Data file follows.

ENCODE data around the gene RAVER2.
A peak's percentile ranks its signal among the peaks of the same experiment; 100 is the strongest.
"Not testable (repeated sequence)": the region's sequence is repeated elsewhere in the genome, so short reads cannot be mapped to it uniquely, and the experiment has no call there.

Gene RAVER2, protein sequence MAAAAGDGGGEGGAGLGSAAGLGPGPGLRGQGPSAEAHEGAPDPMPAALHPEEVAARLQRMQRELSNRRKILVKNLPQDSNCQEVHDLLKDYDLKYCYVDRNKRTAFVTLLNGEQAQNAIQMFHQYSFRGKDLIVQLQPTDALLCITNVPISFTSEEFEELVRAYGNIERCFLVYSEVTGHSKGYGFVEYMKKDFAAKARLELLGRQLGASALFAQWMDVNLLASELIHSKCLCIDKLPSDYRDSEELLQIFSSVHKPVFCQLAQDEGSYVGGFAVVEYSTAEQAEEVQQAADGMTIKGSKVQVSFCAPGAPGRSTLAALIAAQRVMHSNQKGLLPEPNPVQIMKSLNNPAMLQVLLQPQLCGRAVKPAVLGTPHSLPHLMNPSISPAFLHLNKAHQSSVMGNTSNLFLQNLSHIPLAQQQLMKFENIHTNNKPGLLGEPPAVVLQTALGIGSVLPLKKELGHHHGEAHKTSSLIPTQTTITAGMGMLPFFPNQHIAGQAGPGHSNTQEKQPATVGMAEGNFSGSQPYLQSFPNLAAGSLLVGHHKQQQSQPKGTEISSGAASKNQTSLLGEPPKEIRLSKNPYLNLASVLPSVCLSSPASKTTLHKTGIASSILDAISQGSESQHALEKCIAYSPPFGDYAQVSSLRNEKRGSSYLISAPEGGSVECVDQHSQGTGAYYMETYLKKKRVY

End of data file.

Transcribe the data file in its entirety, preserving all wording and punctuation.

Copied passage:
ENCODE data around the gene RAVER2.
A peak's percentile ranks its signal among the peaks of the same experiment; 100 is the strongest.
"Not testable (repeated sequence)": the region's sequence is repeated elsewhere in the genome, so short reads cannot be mapped to it uniquely, and the experiment has no call there.

Gene RAVER2, protein sequence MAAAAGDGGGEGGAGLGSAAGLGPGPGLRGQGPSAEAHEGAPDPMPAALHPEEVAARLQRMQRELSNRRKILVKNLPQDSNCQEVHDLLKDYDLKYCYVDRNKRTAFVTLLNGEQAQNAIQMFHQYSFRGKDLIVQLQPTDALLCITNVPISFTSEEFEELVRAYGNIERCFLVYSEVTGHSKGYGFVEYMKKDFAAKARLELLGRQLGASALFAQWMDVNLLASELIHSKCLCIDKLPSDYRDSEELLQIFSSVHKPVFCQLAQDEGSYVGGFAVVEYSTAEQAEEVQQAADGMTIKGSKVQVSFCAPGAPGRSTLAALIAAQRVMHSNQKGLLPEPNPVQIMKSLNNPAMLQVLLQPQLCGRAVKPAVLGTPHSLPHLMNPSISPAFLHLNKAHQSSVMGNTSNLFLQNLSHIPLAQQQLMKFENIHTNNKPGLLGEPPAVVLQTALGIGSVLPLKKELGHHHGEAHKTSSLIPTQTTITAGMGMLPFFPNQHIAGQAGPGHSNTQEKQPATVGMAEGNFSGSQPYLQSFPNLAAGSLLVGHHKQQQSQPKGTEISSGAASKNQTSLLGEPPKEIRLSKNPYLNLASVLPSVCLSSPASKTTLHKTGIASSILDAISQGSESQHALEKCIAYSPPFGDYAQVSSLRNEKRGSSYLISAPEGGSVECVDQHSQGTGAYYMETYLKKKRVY